Sponsored rider blog
This evening I got to catch up with Christina Marie and the fabulous Boo, the third and final of Meadowbrook Equine Therapy’s sponsorship package winners. I have previously treated Boo, an 18yr old TBX and little dressage superstar. Unfortunately, 9 months ago, Boo started to have problems with lameness behind. Veterinary investigations found that the was considerable damage to the Annular Ligaments and Manica Flexoria on both hind limbs which would require surgery to repair.
Following successful surgery at the beginning of December 21, Boo is now progressing wonderfully with her rehabilitation. She is now able to walk for 15 minutes a day.
Considering that Boo has been through the riggers and stresses of surgery (anaesthetic/hoist/surgery/recovery) she has recovered well.
The next stages of her rehabilitation will be to gradually increase the amount of work she can do, to strengthen her core and to introduce her to the rehab groundwork/pole work exercises which will enable her to hopefully make a return to her former self.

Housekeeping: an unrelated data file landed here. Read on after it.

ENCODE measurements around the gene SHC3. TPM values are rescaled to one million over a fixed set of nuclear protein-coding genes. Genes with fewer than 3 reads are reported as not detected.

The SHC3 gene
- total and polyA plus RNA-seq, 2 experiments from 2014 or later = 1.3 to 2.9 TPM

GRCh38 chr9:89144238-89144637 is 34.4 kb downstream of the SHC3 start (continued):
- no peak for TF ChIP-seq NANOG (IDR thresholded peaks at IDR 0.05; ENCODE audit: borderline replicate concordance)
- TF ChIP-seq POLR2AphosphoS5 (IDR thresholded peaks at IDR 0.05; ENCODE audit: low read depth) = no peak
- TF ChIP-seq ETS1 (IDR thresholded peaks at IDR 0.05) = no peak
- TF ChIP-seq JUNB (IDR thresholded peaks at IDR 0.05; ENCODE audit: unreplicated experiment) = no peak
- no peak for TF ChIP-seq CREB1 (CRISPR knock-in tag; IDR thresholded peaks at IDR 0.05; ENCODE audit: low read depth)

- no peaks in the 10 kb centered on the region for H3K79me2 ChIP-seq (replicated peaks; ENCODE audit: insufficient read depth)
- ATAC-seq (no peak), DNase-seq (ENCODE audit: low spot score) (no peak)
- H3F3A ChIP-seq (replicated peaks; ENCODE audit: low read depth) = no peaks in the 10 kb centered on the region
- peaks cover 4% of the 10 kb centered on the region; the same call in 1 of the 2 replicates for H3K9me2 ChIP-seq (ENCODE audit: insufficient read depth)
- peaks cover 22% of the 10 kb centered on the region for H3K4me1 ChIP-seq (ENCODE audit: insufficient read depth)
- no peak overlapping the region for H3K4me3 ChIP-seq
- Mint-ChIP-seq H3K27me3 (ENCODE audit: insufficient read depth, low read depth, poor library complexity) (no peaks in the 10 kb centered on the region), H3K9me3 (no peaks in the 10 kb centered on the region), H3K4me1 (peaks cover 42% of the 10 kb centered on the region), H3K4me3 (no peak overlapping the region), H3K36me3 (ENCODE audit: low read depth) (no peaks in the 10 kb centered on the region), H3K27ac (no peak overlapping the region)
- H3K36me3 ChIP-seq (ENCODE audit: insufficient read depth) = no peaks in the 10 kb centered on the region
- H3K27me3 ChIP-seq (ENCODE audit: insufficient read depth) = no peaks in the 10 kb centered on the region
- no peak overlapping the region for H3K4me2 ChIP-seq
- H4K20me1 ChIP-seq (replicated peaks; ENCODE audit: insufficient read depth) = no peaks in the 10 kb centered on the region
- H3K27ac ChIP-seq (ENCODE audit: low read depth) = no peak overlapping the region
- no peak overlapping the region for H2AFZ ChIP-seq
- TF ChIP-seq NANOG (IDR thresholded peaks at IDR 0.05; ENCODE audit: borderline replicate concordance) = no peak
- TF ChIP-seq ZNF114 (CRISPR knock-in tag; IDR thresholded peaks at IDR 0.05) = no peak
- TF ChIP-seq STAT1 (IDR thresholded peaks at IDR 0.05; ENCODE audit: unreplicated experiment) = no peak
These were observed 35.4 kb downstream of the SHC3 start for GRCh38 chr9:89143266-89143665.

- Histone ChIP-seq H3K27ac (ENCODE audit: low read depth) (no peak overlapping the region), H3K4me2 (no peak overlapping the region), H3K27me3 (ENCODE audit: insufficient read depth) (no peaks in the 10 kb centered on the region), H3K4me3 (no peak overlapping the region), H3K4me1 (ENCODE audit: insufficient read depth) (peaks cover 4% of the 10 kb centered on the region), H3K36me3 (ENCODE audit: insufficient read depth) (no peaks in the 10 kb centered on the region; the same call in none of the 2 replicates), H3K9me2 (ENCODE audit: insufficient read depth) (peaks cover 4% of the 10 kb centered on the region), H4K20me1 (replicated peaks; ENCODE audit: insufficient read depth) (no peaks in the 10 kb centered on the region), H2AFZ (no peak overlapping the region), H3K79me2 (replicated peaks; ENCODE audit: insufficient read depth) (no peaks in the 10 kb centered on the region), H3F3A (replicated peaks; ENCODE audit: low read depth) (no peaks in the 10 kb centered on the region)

Follow Boo’s journey on Meadowbrook’s Facebook page or on Instagram #boos_rehab_journey
In cases in which the palmar/plantar annular ligament (PAL) is implicated as the primary cause of lameness, there is demonstrable constriction of the flexor tendons within the palmar digital sheath as a consequence of fibrosis (scarring) and thickening of the annular ligament. The annular ligament itself, however, is not considered the only source of pain; its binding of the superficial and deep digital flexor tendons within the digital sheath can precipitate synovial inflammation known as tenosynovitis. In most cases of annular ligament constriction, secondary tenosynovitis is the predominant source of pain and lameness.